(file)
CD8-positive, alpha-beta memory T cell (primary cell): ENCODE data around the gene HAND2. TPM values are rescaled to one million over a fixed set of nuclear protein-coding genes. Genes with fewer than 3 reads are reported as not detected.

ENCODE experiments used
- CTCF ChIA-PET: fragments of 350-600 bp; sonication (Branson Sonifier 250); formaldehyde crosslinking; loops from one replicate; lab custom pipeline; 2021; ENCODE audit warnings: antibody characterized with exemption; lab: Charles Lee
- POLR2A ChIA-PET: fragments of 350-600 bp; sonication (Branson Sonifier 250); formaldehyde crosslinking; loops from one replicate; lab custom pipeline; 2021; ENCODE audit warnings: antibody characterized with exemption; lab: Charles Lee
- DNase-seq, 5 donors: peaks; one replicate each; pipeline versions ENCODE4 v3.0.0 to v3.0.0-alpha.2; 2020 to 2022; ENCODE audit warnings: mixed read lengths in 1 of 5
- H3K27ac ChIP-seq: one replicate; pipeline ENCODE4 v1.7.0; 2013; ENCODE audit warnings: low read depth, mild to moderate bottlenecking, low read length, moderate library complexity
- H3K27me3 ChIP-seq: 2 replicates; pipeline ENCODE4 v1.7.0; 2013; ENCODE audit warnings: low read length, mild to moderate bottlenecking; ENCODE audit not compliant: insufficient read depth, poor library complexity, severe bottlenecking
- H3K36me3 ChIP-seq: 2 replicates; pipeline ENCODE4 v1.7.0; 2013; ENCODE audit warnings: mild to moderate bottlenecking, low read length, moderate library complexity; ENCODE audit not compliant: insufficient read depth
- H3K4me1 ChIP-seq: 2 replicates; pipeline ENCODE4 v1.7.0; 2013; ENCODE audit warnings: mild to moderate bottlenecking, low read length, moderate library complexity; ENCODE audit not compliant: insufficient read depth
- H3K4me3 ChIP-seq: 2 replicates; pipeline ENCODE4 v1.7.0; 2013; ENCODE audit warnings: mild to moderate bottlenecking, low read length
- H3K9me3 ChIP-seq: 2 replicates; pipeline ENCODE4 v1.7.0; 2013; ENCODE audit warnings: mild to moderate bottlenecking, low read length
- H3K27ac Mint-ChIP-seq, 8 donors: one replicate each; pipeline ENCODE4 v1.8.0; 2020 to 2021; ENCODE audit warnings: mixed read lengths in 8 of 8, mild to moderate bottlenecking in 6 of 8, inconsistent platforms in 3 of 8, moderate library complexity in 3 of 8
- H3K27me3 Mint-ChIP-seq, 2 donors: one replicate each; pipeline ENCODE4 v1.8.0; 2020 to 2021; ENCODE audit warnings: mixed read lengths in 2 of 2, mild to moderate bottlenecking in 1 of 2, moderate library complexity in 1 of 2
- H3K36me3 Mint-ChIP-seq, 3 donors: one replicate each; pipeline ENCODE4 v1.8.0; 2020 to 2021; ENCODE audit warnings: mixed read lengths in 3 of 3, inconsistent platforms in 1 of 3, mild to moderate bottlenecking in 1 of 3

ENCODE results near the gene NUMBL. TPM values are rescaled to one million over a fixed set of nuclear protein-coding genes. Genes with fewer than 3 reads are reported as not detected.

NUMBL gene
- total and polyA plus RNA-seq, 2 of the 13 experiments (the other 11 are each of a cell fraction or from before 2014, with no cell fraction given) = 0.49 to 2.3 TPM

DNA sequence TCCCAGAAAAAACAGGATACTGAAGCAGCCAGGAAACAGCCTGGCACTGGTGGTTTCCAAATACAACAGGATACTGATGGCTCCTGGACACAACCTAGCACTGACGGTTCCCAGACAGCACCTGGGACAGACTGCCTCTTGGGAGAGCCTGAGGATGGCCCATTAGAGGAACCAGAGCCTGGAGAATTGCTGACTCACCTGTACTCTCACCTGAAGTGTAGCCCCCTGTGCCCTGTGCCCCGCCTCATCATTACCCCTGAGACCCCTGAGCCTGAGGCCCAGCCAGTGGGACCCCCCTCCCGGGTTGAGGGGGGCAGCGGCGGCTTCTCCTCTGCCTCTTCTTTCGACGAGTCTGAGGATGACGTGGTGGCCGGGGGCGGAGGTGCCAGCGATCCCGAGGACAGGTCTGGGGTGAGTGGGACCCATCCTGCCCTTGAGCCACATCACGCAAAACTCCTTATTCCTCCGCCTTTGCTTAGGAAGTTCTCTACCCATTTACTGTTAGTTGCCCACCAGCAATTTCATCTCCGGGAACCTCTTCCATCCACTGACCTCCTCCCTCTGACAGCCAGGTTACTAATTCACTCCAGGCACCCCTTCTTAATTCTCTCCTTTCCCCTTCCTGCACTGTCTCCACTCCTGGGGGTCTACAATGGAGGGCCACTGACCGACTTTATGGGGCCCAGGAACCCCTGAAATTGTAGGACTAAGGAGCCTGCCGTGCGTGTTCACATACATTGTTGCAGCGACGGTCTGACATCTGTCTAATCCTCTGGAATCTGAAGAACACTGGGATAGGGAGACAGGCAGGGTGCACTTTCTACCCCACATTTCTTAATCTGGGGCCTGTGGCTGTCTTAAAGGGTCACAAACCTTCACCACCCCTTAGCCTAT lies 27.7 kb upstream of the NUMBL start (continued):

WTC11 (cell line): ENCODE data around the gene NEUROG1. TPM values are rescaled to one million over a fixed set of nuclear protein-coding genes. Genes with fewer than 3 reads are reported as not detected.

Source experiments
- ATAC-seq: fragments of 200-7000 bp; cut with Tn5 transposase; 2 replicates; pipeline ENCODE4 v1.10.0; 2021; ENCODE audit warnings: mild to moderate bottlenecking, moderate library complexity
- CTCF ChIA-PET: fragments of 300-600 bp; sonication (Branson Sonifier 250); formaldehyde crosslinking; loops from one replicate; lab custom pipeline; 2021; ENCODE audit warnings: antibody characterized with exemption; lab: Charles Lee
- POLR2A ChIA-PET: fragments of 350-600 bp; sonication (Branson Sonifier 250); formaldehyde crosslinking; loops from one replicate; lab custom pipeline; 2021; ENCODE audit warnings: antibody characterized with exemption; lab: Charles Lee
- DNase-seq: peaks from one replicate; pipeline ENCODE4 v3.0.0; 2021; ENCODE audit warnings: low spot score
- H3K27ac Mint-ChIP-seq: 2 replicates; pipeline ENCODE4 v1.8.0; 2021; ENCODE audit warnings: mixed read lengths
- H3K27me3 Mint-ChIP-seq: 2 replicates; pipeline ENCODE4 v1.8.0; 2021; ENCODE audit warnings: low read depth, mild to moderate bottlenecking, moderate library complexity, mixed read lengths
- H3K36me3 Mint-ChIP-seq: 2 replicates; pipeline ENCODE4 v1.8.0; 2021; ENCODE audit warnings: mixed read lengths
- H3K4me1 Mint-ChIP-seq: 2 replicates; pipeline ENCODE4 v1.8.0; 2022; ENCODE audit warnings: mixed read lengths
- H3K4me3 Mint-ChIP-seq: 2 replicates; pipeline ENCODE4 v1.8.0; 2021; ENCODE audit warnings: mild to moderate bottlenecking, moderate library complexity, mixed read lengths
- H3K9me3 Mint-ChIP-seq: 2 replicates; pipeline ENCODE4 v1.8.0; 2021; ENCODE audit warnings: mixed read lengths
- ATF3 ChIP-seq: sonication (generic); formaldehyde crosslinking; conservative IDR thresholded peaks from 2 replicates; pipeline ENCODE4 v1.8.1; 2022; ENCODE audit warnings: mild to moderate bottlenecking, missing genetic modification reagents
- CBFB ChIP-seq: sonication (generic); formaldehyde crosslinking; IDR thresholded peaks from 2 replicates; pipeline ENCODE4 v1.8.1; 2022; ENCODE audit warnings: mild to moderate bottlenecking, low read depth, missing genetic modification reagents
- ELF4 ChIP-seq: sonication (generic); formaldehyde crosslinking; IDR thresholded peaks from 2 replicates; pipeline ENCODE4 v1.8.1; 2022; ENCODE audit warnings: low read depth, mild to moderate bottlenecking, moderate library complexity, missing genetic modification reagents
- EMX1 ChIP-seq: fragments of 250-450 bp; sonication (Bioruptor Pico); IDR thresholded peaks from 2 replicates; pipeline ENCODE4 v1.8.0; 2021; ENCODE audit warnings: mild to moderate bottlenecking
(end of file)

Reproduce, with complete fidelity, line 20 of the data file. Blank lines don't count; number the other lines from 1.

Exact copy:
Source experiments